HKMA To Receive Virtual Bank License Applications

May 31, 2018

NewsStandOnline.Net (31-May-2018): Following the completion of a public consultation, the Hong Kong Monetary Authority (HKMA) last night published a revised “Guideline on Authorization of Virtual Banks”, saying it expects to receive applications for virtual bank licenses by August 31.

Over 50 companies from across the world have expressed interest, according to Hong Kong’s de facto central bank. Some are traditional banks while others are pure technology companies, according to HKMA.  As defined in the revised guideline, a “virtual bank” refers to a bank which delivers retail banking services primarily, if not entirely, through the internet or other forms of electronic channels instead of physical branches.

While it is unclear how many of these companies will eventually put in applications, Norman Chan, chief executive of HKMA, said interested parties are beginning to submit applications to the HKMA.  Those who want to be among the first batch of applicants will have to submit the formal application by the end of August.

“We will evaluate the applications carefully and expeditiously, applying the principles set out in the revised Guideline,” said Chan, “We hope to be in a position to start granting licenses to virtual banks towards the end of this year or in the first quarter of next year.”

According to HKMA deputy chief executive Arthur Yuen Kwok-hang, some of the 50 companies have already submitted initial business plans.

Most of the submitted business plans involved the offer of virtual banking services connected with “social media platforms and chatbots,” rather than the pure website platform. And some conventional banks had expressed interest in the application as well, said Yuen.

HKMA To Receive Virtual Bank License Applications

Online lending firm WeLab, one of Hong Kong’s unicorn startups said that it is preparing to be among the first batch of applicants for a virtual banking license.  The revised guideline offers a clearer guidance on the expectations on operational and risk management for a virtual bank in the city, it said.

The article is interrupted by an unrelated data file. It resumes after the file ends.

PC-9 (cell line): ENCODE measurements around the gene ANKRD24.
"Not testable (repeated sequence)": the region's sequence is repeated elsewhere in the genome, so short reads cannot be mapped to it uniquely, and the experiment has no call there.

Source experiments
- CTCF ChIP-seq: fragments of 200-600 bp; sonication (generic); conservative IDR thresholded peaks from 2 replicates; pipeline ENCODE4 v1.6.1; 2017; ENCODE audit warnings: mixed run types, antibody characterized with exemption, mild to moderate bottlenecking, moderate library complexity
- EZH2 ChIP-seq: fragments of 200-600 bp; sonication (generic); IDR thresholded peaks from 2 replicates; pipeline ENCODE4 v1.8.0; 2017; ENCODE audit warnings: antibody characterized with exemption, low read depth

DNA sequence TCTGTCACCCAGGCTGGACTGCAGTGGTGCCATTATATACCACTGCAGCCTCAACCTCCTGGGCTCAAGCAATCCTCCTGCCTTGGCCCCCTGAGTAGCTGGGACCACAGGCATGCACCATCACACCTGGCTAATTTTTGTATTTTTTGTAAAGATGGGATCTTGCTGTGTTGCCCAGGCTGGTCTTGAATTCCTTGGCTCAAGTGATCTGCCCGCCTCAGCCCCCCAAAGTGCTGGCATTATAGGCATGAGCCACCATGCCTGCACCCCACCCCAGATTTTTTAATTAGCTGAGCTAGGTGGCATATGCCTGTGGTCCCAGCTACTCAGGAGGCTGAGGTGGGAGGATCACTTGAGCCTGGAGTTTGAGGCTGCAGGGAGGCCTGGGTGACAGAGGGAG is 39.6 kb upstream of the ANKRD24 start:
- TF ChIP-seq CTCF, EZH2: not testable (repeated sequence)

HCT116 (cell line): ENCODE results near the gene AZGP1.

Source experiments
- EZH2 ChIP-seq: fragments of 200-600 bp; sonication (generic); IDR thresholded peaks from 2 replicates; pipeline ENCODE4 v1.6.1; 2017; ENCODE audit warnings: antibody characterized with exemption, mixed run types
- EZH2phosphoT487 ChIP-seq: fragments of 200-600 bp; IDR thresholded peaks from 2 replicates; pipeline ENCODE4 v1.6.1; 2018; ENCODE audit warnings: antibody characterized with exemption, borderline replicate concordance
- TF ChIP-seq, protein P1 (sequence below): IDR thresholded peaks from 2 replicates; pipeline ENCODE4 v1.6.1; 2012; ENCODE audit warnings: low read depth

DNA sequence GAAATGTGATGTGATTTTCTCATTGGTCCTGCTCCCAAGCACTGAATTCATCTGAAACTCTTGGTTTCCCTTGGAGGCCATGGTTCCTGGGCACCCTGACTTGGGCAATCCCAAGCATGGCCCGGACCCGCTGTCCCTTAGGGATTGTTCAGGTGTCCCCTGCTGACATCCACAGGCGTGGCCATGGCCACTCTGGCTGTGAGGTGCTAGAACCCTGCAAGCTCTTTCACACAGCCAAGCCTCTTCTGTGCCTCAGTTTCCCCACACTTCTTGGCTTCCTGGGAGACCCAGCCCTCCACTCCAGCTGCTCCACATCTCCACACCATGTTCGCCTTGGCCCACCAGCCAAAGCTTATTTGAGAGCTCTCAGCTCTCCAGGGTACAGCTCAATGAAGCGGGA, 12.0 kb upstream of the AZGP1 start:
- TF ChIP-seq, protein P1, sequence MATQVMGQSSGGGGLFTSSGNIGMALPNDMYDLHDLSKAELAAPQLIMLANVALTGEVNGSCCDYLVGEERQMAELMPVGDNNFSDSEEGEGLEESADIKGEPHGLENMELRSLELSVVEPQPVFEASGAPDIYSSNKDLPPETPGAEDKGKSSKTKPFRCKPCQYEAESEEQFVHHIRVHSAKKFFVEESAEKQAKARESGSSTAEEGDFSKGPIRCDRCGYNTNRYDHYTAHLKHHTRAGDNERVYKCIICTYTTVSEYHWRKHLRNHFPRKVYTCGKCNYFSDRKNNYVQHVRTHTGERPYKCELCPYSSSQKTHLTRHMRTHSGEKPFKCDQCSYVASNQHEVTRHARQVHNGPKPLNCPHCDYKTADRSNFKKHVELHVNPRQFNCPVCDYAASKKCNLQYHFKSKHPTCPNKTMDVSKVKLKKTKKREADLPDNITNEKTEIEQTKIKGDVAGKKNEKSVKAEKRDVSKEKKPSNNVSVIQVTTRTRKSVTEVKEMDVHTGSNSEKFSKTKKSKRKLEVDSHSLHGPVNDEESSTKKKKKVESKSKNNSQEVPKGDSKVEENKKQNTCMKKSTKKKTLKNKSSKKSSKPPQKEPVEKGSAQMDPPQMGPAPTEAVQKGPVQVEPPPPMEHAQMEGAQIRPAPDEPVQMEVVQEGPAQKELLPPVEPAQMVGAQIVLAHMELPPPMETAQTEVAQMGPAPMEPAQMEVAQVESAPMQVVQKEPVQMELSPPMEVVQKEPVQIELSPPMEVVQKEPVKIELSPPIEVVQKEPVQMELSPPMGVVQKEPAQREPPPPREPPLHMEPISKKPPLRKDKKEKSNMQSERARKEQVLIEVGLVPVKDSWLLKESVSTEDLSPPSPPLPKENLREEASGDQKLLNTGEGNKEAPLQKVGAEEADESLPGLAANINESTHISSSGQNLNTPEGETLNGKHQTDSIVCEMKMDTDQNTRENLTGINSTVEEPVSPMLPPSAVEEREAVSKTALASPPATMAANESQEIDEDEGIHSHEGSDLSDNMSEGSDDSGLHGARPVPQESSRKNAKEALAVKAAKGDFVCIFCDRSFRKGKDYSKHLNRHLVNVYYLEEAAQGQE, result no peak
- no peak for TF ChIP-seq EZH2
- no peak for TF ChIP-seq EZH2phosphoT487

Regulations for the virtual bank license are not much different in the revised guideline compared with that before the consultation kicked off in February. But in the announcement, HKMA has provided explanations in response to specific comments received during the consultation.

According to the revised guideline, virtual bank applicants will need to comply with the minimum paid-up capital requirement of HK$300 million and cannot impose minimum balance requirements or low-balance fees on customers.

The virtual banks cannot charge excessively high interest rates or engage in over-aggressive strategies to compete for market share. And, virtual bank applicants are required to produce an exit plan. Yuen said the virtual banks are expected to provide banking services like deposits and lending for individuals and SMEs.

Referring to one of the major controversy points, HKMA acknowledged that several respondents requested HKMA to lower the minimum paid-up capital barrier.

Yet, the agency said the HK$300 million capital requirement is stipulated in the Banking Ordinance and is applicable to all licensed banks. “It is neither possible nor appropriate to lower the minimum capital requirement for virtual bank licensees,” it said.  Besides, a few respondents did not support requiring virtual bank applicants to produce an exit plan, on the ground that no similar requirement applied to conventional bank applicants.

But HKMA said that considering that virtual banking is a new business model in the city, it is prudent to require virtual bank applicants to develop an exit plan.  That will ensure that a virtual bank can unwind its business operations in an orderly manner without causing disruption to the customers and the financial system.  The HKMA pointed out that supervisory authorities in Europe and Australia also introduced similar requirements.